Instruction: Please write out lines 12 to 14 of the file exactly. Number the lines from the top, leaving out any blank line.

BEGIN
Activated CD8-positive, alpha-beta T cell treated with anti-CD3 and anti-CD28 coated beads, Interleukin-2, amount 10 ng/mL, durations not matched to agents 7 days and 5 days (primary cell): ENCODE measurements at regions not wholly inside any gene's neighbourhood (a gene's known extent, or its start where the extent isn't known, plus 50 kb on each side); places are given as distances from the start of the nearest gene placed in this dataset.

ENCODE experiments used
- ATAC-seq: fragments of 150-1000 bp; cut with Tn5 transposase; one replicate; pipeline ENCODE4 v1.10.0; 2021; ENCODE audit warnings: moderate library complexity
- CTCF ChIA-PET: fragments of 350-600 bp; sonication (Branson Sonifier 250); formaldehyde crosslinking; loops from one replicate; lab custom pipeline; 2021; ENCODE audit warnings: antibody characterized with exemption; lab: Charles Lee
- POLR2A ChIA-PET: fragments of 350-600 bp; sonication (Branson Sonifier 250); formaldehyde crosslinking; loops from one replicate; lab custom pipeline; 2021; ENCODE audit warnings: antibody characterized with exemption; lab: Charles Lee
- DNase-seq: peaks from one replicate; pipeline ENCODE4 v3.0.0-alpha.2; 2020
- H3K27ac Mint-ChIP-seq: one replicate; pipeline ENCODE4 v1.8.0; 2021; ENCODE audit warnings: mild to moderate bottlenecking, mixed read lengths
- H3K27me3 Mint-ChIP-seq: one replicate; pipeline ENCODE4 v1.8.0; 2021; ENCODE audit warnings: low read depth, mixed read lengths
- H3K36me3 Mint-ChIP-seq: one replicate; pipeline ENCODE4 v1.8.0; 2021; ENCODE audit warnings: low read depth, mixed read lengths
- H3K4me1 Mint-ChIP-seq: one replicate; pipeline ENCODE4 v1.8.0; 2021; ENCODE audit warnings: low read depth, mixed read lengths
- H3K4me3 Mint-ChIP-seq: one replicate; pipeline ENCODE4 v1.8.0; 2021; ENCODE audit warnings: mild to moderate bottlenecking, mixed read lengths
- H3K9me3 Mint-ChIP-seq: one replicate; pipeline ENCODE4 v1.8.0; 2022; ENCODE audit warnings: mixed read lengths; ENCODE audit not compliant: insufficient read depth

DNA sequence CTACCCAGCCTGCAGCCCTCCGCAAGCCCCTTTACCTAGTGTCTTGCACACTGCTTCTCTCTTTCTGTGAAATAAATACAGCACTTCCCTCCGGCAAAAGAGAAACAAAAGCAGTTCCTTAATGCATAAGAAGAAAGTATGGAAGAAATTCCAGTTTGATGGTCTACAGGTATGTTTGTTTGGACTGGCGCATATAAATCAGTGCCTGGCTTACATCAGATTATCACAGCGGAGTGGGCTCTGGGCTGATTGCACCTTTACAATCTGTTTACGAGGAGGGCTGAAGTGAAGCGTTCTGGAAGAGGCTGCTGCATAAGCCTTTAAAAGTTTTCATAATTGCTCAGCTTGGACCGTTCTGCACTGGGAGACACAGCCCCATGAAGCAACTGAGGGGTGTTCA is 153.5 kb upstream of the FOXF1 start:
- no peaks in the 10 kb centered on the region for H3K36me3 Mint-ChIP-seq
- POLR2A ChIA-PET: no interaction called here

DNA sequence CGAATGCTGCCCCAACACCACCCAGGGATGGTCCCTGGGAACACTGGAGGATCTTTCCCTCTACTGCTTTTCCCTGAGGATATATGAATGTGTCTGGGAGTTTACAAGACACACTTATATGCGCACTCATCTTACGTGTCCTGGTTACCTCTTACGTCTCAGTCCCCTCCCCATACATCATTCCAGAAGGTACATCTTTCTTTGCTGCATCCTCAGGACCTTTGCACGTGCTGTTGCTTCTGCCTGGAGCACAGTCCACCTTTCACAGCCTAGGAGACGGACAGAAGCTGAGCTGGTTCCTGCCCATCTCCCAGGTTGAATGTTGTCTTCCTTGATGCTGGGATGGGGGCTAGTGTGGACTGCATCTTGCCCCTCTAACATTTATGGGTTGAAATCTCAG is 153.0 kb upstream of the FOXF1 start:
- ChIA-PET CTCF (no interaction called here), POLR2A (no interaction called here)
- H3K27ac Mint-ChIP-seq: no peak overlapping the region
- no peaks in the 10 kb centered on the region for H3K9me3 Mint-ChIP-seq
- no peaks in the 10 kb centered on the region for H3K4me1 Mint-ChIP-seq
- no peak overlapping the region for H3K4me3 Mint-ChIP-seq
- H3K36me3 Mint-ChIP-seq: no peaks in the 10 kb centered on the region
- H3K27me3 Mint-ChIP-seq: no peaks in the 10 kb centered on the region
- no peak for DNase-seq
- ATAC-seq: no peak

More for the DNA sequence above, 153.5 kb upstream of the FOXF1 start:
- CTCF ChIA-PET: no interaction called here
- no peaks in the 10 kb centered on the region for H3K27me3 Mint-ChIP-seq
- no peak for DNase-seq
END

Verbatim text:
- H3K9me3 Mint-ChIP-seq: one replicate; pipeline ENCODE4 v1.8.0; 2022; ENCODE audit warnings: mixed read lengths; ENCODE audit not compliant: insufficient read depth

DNA sequence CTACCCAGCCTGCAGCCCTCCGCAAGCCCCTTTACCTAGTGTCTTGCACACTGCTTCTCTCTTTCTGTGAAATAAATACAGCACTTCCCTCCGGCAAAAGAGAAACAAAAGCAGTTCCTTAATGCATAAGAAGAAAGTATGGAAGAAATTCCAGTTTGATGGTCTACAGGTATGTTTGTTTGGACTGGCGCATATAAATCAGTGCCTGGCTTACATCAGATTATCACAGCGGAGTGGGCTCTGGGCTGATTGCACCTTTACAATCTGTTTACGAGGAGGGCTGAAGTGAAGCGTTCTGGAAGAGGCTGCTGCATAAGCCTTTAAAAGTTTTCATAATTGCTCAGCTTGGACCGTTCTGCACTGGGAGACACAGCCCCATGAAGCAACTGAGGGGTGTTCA is 153.5 kb upstream of the FOXF1 start:
- no peaks in the 10 kb centered on the region for H3K36me3 Mint-ChIP-seq